Superintendent Dorsey Hopson earmarked $2 million to hire 30 school resource officers in addition to the 98 already in some of its 150-plus schools. The school board is scheduled to vote on the budget Tuesday.

But an increase in law enforcement officers could have unintended consequences.

A new state law that bans local governments from refusing to cooperate with federal immigration officials could put school resource officers in an awkward position.

Tennessee Education Commissioner Candice McQueen recently reminded school personnel they are not obligated to release student information regarding immigration status. School resource officers employed by police or sheriff’s departments, however, do not answer to school districts. Shelby County Schools is still reviewing the law, but school board members have previously gone on the record emphasizing their commitment to protecting undocumented students.

“Right now we are just trying to get a better understanding of the law and the impact that it may have,” said Natalia Powers, a district spokeswoman.

Also, incidents of excessive force and racial bias toward black students have cropped up in recent years. Two white Memphis officers were fired in 2013 after hitting a black student and wrestling her to the ground because she was “yelling and cussing” on school grounds. And mothers of four elementary school students recently filed a lawsuit against a Murfreesboro officer who arrested them at school in 2016 for failing to break up a fight that occurred off-campus.

Just how common those incidents are in Memphis is unclear. In response to Chalkbeat’s query for the number and type of complaints in the last two school years, Shelby County Schools said it “does not have any documents responsive to this request.”

Currently, 38 school resource officers are sheriff’s deputies, and the rest are security officers hired by Shelby County Schools. The officers respond and work to prevent criminal activity in all high schools and middle schools, Hopson said. The 30 additional officers would augment staffing at some schools and for the first time, branch out to some elementary schools. Hopson said those decisions will be based on crime rates in surrounding neighborhoods and school incidents.

Hopson’s initial recommendation for more school resource officers was in response to the school shooting in Parkland, Florida, that killed 17 people and sparked a wave of student activism on school safety, including in Memphis.

Gov. Bill Haslam’s recent $30 million budget boost would allow school districts across Tennessee to hire more law enforcement officers or improve building security. Measures to arm some teachers with guns or outlaw certain types of guns have fallen flat.


For more on the role and history of school resource officers in Tennessee, read our five things to know.


Sheriff’s deputies and district security officers meet weekly, said Capt. Dallas Lavergne of the Shelby County Sheriff’s Office. When the Memphis Police Department pulled their officers out of school buildings following the merger of city and county school systems, the county Sheriff’s Office replaced them with deputies.

All deputy recruits go through school resource officer training, and those who are assigned to schools get additional annual training. In a 2013 review of police academies across the nation, Tennessee was cited as the only state that had specific training for officers deployed to schools.

call out

Our readers had a lot to say in 2017. Make your voice heard in 2018.

PHOTO: Chris Hill/Whitney Achievement School
Teacher Carl Schneider walks children home in 2015 as part of the after-school walking program at Whitney Achievement Elementary School in Memphis. This photograph went viral and inspired a First Person reflection from Schneider in 2017.

Last year, some of our most popular pieces came from readers who told their stories in a series that we call First Person.

For instance, Carl Schneider wrote about the 2015 viral photograph that showed him walking his students home from school in a low-income neighborhood of Memphis. His perspective on what got lost in the shuffle continues to draw thousands of readers.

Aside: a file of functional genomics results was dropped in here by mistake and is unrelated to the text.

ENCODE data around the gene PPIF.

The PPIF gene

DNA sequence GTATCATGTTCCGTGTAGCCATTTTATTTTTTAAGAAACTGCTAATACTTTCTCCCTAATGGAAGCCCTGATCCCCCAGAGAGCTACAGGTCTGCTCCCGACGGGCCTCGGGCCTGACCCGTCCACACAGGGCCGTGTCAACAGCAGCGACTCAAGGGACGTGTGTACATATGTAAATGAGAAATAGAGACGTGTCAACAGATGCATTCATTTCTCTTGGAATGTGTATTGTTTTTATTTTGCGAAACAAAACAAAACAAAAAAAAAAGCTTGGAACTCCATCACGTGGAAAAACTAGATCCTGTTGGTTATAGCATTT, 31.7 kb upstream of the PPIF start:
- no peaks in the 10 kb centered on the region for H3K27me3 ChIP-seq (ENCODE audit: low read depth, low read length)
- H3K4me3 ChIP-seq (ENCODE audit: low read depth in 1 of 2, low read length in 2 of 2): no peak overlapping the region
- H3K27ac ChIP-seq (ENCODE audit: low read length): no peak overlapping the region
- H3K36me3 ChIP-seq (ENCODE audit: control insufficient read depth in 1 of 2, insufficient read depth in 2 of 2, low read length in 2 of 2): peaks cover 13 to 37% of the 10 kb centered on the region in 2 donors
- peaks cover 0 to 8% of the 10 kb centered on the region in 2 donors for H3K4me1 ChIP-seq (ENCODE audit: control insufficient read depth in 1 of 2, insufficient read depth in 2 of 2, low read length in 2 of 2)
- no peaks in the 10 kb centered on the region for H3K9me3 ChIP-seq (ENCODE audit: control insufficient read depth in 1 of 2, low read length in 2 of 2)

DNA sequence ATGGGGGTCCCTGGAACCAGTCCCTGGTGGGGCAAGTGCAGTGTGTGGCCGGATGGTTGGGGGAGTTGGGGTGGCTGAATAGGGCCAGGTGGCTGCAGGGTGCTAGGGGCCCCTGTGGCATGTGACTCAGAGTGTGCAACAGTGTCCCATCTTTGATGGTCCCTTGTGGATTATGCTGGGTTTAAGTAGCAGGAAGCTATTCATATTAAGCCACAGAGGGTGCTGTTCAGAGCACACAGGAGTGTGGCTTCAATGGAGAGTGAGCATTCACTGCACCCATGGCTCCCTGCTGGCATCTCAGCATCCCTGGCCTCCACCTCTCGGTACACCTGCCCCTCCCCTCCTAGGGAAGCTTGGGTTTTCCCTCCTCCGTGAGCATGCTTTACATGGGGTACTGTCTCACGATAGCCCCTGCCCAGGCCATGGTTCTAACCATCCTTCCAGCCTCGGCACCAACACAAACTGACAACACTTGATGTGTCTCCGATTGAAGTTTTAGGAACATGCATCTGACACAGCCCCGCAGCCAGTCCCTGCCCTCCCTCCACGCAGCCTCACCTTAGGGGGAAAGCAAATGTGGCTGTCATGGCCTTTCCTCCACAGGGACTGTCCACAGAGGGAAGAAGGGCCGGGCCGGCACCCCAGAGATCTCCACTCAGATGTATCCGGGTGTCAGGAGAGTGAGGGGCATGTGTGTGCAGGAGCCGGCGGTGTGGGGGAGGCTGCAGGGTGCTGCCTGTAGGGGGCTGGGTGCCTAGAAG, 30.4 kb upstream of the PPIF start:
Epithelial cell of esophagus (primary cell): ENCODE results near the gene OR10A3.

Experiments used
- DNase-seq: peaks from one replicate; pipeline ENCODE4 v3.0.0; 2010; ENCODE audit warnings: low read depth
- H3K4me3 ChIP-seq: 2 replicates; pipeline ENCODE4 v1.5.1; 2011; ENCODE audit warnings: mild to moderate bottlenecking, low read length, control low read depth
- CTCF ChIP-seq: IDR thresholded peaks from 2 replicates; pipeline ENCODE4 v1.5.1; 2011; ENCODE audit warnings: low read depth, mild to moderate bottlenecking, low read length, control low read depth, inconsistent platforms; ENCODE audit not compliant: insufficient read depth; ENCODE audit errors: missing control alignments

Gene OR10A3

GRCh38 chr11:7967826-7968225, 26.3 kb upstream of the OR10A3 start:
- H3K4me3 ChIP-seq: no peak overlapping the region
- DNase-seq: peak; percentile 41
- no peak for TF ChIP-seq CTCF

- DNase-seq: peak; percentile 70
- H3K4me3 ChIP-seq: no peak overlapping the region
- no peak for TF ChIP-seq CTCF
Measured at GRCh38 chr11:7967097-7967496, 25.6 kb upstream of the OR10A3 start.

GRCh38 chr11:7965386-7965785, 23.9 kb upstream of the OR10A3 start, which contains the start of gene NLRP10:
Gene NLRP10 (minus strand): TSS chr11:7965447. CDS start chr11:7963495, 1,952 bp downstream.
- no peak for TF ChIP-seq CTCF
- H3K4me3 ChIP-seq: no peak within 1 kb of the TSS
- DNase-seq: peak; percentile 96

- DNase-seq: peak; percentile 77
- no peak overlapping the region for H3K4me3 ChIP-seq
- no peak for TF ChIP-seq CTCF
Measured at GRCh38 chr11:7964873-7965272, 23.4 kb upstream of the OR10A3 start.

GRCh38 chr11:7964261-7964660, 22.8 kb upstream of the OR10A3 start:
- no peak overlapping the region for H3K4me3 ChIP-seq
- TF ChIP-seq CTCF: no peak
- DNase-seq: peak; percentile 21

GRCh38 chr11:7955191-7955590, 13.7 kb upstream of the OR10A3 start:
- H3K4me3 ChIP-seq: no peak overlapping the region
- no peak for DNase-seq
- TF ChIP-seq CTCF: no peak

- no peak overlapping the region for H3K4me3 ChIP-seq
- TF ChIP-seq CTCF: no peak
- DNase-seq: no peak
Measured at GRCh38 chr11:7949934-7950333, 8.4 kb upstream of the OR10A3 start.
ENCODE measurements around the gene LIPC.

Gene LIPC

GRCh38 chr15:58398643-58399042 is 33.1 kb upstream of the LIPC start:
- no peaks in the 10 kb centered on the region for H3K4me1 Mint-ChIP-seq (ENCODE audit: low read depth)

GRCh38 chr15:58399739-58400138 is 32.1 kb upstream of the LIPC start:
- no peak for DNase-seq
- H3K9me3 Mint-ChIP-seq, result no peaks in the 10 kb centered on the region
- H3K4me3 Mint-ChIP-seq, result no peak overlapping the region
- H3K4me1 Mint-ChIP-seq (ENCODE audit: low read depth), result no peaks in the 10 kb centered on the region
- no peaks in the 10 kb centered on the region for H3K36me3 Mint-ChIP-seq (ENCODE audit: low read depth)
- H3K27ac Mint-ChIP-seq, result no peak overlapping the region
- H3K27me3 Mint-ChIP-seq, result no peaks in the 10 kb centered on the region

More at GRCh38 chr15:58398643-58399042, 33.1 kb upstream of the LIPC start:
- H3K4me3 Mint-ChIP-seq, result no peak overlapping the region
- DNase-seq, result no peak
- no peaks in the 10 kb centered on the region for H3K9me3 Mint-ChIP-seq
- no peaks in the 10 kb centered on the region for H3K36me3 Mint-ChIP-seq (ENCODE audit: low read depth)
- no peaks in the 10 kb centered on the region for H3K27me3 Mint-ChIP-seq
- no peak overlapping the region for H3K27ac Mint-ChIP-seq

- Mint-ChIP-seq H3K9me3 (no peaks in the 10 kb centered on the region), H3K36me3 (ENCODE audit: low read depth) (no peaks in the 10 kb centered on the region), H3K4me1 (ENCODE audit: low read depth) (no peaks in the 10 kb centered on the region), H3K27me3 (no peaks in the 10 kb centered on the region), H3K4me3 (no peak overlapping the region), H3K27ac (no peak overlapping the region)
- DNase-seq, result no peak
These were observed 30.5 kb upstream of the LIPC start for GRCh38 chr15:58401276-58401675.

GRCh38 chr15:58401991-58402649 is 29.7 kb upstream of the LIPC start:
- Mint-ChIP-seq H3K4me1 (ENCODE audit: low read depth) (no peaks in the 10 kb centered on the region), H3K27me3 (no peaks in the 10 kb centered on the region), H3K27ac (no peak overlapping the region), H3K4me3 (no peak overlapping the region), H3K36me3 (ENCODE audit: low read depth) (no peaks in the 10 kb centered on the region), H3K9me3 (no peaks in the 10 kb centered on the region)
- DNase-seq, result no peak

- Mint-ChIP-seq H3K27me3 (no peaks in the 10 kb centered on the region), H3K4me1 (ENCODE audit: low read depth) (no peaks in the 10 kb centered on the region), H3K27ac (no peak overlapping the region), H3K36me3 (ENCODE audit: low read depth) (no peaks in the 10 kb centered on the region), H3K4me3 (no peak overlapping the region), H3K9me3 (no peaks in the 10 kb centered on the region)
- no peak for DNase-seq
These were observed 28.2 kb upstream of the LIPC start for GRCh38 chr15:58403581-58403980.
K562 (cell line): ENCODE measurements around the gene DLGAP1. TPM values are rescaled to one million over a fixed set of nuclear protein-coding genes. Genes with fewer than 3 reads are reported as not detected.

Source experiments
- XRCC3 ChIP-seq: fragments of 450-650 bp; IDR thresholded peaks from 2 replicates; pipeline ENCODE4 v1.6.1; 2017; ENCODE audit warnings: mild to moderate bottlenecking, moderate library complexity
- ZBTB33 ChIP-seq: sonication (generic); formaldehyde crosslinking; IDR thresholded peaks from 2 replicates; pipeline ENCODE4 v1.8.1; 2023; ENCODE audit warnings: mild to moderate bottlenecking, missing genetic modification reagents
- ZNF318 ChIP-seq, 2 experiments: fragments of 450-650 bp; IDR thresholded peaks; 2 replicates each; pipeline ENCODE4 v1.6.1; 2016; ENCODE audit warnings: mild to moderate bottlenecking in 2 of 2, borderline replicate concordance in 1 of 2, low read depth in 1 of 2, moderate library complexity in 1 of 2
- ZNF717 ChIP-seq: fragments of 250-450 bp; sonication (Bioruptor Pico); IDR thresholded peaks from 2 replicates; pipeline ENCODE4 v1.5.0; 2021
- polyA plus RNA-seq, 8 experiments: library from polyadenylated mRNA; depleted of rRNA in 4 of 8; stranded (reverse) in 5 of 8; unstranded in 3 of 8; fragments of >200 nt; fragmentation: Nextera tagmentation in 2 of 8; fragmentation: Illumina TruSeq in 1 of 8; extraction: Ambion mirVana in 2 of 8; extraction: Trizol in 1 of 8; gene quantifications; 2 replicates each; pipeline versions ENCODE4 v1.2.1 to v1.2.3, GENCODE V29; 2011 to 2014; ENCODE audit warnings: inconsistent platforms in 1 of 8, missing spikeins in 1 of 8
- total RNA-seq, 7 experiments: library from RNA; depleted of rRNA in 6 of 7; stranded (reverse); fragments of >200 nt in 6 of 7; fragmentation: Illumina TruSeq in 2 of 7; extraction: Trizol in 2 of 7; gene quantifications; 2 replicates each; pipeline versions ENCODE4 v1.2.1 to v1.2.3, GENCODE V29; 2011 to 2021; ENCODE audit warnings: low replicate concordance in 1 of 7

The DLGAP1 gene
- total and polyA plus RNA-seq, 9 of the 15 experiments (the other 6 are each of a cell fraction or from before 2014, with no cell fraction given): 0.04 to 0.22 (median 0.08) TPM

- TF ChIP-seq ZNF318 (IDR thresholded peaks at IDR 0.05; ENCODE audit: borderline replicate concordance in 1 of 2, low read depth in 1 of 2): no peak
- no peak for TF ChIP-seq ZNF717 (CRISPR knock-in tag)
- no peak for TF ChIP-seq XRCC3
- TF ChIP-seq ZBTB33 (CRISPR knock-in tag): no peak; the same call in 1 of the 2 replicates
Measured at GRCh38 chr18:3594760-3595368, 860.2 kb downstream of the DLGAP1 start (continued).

First Person is also a platform to influence policy. Recent high school graduate Anisah Karim described the pressure she felt to apply to 100 colleges in the quest for millions of dollars in scholarships. Because of her piece, the school board in Memphis is reviewing the so-called “million-dollar scholar” culture at some high schools.

Do you have a story to tell or a point to make? In 2018, we want to give an even greater voice to students, parents, teachers, administrators, advocates and others who are trying to improve public education in Tennessee. We’re looking for essays of 500 to 750 words grounded in personal experience.

Whether your piece is finished or you just have an idea to discuss, drop a line to Community Editor Caroline Bauman at cbauman@chalkbeat.org.

But first, check out these top First Person pieces from Tennesseans in 2017:

My high school told me to apply to 100 colleges — and I almost lost myself in the process

“A counselor never tried to determine what the absolute best school for me would be. I wasted a lot of time, money and resources trying to figure that out. And I almost lost myself in the process.” —Anisah Karim     

Why I’m not anxious about where my kids go to school — but do worry about the segregation that surrounds us

“In fact, it will be a good thing for my boys to learn alongside children who are different from them in many ways — that is one advantage they will have that I did not, attending parochial schools in a lily-white suburb.” —Mary Jo Cramb

I covered Tennessee’s ed beat for Chalkbeat. Here’s what I learned.

“Apathy is often cited as a major problem facing education. That’s not the case in Tennessee.” —Grace Tatter

I went viral for walking my students home from school in Memphis. Here’s what got lost in the shuffle.

“When #blacklivesmatter is a controversial statement; when our black male students have a one in three chance of facing jail time; when kids in Memphis raised in the bottom fifth of the socioeconomic bracket have a 2.6 percent chance of climbing to the top fifth — our walking students home does not fix that, either.” —Carl Schneider

I think traditional public schools are the backbone of democracy. My child attends a charter school. Let’s talk.

“It was a complicated choice to make. The dialogue around school choice in Nashville, though, doesn’t often include much nuance — or many voices of parents like me.” —Aidan Hoyal

I grew up near Charlottesville and got a misleading education about Civil War history. Students deserve better.

“In my classroom discussions, the impetus for the Civil War was resigned to a debate over the balance of power between federal and state governments. Slavery was taught as a footnote to the cause of the war.” —Laura Faith Kebede